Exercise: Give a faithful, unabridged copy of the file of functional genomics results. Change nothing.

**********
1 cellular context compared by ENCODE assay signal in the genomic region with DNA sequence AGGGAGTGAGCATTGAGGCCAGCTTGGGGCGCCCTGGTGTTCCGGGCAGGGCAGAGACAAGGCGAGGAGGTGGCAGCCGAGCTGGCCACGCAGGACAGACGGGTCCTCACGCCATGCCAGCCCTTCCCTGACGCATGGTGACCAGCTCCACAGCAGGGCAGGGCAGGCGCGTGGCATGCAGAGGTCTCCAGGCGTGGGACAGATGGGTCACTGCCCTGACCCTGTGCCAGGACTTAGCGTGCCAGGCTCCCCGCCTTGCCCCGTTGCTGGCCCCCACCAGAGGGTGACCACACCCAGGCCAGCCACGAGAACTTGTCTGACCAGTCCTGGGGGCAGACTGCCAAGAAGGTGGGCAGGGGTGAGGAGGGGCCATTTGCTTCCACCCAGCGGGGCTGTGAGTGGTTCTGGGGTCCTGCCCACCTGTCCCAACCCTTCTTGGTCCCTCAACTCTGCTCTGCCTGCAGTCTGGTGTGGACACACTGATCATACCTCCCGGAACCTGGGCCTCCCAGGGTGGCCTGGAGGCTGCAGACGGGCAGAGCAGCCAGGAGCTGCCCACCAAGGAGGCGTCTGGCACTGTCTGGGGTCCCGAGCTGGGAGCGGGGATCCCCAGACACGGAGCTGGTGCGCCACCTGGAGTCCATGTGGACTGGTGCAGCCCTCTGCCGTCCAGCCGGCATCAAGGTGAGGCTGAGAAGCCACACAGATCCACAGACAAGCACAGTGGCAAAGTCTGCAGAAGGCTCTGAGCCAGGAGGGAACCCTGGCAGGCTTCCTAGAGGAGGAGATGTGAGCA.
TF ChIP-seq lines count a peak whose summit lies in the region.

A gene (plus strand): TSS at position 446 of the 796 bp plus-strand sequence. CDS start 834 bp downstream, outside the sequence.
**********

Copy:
1 cellular context compared by ENCODE assay signal in the genomic region with DNA sequence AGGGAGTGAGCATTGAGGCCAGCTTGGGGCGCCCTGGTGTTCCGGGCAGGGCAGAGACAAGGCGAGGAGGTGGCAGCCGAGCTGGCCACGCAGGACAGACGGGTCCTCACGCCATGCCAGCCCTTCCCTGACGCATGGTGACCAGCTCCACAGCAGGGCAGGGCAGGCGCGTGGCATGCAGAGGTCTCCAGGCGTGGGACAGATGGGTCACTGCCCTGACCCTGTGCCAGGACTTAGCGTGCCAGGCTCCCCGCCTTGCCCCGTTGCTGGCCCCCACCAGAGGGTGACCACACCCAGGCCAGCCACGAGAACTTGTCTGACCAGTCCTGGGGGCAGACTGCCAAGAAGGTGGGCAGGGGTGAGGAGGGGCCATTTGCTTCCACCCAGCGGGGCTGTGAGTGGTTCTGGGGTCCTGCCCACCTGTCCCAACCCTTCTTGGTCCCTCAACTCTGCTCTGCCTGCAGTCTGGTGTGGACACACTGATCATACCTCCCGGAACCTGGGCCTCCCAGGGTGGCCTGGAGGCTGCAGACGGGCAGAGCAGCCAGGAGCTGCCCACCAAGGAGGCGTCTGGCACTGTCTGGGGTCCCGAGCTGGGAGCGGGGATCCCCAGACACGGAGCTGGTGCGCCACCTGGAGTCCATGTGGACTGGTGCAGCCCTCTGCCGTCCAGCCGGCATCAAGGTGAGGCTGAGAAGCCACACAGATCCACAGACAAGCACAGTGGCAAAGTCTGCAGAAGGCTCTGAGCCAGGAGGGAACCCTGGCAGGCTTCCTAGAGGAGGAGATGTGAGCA.
TF ChIP-seq lines count a peak whose summit lies in the region.

A gene (plus strand): TSS at position 446 of the 796 bp plus-strand sequence. CDS start 834 bp downstream, outside the sequence.